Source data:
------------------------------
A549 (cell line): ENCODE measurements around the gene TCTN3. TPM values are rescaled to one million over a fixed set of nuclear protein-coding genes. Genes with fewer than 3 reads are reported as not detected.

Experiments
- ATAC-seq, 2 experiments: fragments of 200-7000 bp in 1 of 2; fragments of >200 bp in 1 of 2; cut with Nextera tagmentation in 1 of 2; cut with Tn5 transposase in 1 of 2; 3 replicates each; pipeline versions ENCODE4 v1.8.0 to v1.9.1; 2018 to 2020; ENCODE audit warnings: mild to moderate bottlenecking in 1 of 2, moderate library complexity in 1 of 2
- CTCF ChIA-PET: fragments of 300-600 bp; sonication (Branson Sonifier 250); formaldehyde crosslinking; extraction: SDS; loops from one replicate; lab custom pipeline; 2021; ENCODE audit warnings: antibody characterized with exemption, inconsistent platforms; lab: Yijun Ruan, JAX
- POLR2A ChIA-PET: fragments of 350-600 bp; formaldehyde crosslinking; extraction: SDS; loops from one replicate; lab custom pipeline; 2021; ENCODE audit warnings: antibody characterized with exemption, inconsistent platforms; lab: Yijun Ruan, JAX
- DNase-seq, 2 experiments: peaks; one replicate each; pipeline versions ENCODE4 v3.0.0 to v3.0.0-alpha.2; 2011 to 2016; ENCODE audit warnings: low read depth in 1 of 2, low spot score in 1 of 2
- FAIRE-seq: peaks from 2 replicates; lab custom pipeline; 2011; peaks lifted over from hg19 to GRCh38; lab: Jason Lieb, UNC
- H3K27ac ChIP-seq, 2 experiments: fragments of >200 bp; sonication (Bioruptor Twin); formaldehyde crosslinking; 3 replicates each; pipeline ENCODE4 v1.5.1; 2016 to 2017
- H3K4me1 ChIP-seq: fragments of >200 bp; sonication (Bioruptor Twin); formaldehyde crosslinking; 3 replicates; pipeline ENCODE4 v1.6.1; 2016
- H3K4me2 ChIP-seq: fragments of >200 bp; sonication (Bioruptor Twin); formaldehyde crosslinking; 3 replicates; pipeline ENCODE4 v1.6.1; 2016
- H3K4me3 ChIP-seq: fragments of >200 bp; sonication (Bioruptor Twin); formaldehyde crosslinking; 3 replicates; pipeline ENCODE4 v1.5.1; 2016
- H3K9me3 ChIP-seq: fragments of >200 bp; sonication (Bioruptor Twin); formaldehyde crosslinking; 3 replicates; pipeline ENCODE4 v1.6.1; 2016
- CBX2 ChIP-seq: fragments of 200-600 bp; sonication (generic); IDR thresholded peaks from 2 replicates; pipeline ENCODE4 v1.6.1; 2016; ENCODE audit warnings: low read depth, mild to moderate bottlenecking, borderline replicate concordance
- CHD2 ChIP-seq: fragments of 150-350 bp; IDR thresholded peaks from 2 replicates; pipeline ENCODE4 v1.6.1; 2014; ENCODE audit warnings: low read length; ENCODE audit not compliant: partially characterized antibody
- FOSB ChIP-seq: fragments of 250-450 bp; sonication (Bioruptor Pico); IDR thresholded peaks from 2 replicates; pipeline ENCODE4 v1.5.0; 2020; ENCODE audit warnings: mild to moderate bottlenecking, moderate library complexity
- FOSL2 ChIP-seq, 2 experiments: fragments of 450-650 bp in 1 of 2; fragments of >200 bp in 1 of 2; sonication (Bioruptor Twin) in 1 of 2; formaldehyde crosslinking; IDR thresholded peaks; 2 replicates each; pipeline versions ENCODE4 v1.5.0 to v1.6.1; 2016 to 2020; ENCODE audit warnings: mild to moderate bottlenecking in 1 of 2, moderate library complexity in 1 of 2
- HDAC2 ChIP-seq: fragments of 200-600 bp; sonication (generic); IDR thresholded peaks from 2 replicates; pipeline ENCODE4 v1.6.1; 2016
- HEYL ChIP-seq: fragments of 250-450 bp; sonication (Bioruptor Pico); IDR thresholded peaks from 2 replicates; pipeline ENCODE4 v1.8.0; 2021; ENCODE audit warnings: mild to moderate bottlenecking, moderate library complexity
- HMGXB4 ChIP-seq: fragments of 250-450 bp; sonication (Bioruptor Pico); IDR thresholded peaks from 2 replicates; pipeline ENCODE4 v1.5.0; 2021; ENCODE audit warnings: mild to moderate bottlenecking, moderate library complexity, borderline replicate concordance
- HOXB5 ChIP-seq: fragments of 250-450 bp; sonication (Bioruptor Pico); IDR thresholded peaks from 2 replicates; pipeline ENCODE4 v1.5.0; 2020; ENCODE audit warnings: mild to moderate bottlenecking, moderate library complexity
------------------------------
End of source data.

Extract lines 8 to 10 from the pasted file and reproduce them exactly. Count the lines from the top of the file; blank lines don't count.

- H3K27ac ChIP-seq, 2 experiments: fragments of >200 bp; sonication (Bioruptor Twin); formaldehyde crosslinking; 3 replicates each; pipeline ENCODE4 v1.5.1; 2016 to 2017
- H3K4me1 ChIP-seq: fragments of >200 bp; sonication (Bioruptor Twin); formaldehyde crosslinking; 3 replicates; pipeline ENCODE4 v1.6.1; 2016
- H3K4me2 ChIP-seq: fragments of >200 bp; sonication (Bioruptor Twin); formaldehyde crosslinking; 3 replicates; pipeline ENCODE4 v1.6.1; 2016